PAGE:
I have bad news, fellow humans: not even death can erase our crimes against nature. As it turns out, dying (and being disposed of after death) is pretty bad for the environment IF you go the route of traditional cremation and burial.
Lucky for us all, alternatives exist. Enter green burials, eco-friendly methods in which bodies are cared for respectfully in a way that minimally impacts the environment.
- Eco-Friendly Coffins or Urns - Opt out of embalming and lay yourself to eternal rest in a sustainably made, biodegradable coffin or urn made of wicker, paper or rock salt.
- Mushroom Shrouds - Don what is essentially a luxe cotton pajama set covered in mushroom spores and let the fungi do its thing.
- Water Cremation - Where typical cremation is a fiery affair, water cremation is more like a gentle, warm bath (that saves tons of C02 from being released into the atmosphere).
- Human Composting - After being placed in a container filled with wood chips and hay, you’ll eventually become about two wheelbarrows full of you-soil that can be given to your family (for memorial gardening) or scattered along the countryside.
In Cambodia, Spirits Rest Here
If you lived in Cambodia, or other Asian nations, you wouldn’t have to worry about spending eternity in a human landfill. Instead, you’d get to live out your afterlife in a spirit house.
Resurrect Your Fallen Potted Plants
In the past, we’ve given you tips on starting your own container garden and even told you how to set realistic expectations for own growing paradise. Today, we’re here to tell you what to do if, despite your best intentions, your plant babies are just straight-up dying (it happens to the best of us).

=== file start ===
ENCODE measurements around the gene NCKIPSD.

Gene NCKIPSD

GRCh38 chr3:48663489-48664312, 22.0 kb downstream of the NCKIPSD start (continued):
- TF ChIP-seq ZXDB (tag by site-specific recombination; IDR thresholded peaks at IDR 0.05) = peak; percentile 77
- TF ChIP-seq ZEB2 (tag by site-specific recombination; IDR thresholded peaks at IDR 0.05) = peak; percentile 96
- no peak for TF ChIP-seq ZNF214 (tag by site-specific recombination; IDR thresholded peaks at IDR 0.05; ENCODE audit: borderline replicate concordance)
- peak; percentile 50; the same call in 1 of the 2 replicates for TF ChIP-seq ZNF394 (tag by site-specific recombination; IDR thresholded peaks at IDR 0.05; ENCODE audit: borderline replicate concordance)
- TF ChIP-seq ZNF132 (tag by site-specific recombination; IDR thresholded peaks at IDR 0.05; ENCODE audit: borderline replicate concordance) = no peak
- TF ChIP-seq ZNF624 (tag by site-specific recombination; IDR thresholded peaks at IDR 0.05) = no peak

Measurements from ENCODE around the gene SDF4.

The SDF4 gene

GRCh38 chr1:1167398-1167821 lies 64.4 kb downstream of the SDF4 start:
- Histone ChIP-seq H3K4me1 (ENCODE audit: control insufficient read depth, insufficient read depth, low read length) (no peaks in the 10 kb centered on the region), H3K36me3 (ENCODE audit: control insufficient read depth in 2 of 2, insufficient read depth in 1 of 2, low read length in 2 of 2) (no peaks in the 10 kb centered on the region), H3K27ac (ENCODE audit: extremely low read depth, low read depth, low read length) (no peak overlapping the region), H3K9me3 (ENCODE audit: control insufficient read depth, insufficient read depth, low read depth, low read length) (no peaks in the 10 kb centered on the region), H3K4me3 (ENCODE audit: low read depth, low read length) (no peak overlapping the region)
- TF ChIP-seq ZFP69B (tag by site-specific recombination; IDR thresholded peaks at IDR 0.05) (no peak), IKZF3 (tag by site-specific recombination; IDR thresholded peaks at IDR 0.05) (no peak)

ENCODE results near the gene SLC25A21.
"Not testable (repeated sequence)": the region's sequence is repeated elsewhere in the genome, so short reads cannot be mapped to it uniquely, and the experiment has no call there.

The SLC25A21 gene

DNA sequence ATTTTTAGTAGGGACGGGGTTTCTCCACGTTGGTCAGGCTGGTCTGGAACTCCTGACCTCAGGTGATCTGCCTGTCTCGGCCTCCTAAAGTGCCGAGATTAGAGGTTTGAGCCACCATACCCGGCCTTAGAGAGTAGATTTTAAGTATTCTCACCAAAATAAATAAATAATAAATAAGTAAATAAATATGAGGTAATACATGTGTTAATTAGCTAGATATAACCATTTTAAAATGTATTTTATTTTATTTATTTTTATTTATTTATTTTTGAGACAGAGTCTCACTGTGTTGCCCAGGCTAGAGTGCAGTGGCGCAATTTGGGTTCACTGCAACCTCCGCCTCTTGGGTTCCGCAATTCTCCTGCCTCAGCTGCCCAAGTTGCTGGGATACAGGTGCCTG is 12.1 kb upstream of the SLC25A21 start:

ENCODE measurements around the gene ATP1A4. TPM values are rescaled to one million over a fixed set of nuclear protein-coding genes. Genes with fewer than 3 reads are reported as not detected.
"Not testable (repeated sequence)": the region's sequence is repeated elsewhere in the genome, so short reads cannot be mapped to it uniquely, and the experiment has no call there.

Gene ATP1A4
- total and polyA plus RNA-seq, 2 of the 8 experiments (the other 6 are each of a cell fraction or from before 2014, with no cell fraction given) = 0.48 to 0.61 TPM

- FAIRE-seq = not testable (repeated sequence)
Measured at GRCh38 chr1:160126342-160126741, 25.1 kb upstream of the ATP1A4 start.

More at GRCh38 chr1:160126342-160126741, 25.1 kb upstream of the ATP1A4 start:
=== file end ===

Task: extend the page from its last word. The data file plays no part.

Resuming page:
The Dark, Decadent Drink of Death
Today, chocolate is a sweet, decadent treat. Originally? It was a savory death drink given to Aztec human sacrifices. Talk about a brand shift. Learn the brilliant, terrifying history of the world’s most popular indulgence.
Single-Use Plastic Bags Are Going The Way of the Dodo. But Is That a Good Thing?
the U.S retailers like Kroger and Whole Foods are vowing to nix plastic grocery bags once and for all in favor of (supposedly) more earth-friendly options like paper and reusable totes. But…what if those reusable totes aren’t helping the environment as much as we think they are?
And what do you do with the mountain of grocery bags you inevitably have stored under your sink? Instead of throwing away your horde (or shelling out cash for a new tote) reuse them. Our suggestion: plarn.